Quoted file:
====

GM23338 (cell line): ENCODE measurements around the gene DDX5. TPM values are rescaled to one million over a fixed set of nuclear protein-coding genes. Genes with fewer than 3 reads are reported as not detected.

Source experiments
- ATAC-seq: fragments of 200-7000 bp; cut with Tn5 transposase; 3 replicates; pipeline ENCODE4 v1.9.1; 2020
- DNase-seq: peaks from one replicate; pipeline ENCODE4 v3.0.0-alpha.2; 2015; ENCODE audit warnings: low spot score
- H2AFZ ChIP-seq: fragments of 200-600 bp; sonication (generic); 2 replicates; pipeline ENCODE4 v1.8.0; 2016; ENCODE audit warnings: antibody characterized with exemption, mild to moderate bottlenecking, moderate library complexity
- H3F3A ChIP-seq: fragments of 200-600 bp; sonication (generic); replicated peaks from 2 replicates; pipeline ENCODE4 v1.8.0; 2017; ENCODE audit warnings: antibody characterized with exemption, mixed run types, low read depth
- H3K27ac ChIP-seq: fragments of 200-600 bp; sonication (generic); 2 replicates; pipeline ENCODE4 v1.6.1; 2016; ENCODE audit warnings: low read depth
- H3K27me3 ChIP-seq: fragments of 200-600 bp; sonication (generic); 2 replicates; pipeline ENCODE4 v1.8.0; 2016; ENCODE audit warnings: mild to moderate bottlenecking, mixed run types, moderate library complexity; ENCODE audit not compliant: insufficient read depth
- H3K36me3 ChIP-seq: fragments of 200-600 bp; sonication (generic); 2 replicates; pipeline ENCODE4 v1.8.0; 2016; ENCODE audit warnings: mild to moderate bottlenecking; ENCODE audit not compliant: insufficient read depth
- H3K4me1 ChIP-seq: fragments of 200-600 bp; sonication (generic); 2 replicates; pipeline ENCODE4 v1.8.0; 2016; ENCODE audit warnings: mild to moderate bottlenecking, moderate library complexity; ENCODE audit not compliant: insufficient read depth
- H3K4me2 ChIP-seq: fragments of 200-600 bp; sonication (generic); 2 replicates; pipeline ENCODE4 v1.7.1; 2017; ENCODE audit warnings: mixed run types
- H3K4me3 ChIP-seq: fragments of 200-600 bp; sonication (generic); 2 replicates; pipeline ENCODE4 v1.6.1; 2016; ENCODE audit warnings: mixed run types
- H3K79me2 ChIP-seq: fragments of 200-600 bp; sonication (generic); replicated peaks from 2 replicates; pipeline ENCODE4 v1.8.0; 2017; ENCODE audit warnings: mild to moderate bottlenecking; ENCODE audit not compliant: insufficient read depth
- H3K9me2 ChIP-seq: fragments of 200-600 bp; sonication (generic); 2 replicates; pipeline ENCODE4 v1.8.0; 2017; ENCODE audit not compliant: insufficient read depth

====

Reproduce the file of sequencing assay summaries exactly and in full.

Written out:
GM23338 (cell line): ENCODE measurements around the gene DDX5. TPM values are rescaled to one million over a fixed set of nuclear protein-coding genes. Genes with fewer than 3 reads are reported as not detected.

Source experiments
- ATAC-seq: fragments of 200-7000 bp; cut with Tn5 transposase; 3 replicates; pipeline ENCODE4 v1.9.1; 2020
- DNase-seq: peaks from one replicate; pipeline ENCODE4 v3.0.0-alpha.2; 2015; ENCODE audit warnings: low spot score
- H2AFZ ChIP-seq: fragments of 200-600 bp; sonication (generic); 2 replicates; pipeline ENCODE4 v1.8.0; 2016; ENCODE audit warnings: antibody characterized with exemption, mild to moderate bottlenecking, moderate library complexity
- H3F3A ChIP-seq: fragments of 200-600 bp; sonication (generic); replicated peaks from 2 replicates; pipeline ENCODE4 v1.8.0; 2017; ENCODE audit warnings: antibody characterized with exemption, mixed run types, low read depth
- H3K27ac ChIP-seq: fragments of 200-600 bp; sonication (generic); 2 replicates; pipeline ENCODE4 v1.6.1; 2016; ENCODE audit warnings: low read depth
- H3K27me3 ChIP-seq: fragments of 200-600 bp; sonication (generic); 2 replicates; pipeline ENCODE4 v1.8.0; 2016; ENCODE audit warnings: mild to moderate bottlenecking, mixed run types, moderate library complexity; ENCODE audit not compliant: insufficient read depth
- H3K36me3 ChIP-seq: fragments of 200-600 bp; sonication (generic); 2 replicates; pipeline ENCODE4 v1.8.0; 2016; ENCODE audit warnings: mild to moderate bottlenecking; ENCODE audit not compliant: insufficient read depth
- H3K4me1 ChIP-seq: fragments of 200-600 bp; sonication (generic); 2 replicates; pipeline ENCODE4 v1.8.0; 2016; ENCODE audit warnings: mild to moderate bottlenecking, moderate library complexity; ENCODE audit not compliant: insufficient read depth
- H3K4me2 ChIP-seq: fragments of 200-600 bp; sonication (generic); 2 replicates; pipeline ENCODE4 v1.7.1; 2017; ENCODE audit warnings: mixed run types
- H3K4me3 ChIP-seq: fragments of 200-600 bp; sonication (generic); 2 replicates; pipeline ENCODE4 v1.6.1; 2016; ENCODE audit warnings: mixed run types
- H3K79me2 ChIP-seq: fragments of 200-600 bp; sonication (generic); replicated peaks from 2 replicates; pipeline ENCODE4 v1.8.0; 2017; ENCODE audit warnings: mild to moderate bottlenecking; ENCODE audit not compliant: insufficient read depth
- H3K9me2 ChIP-seq: fragments of 200-600 bp; sonication (generic); 2 replicates; pipeline ENCODE4 v1.8.0; 2017; ENCODE audit not compliant: insufficient read depth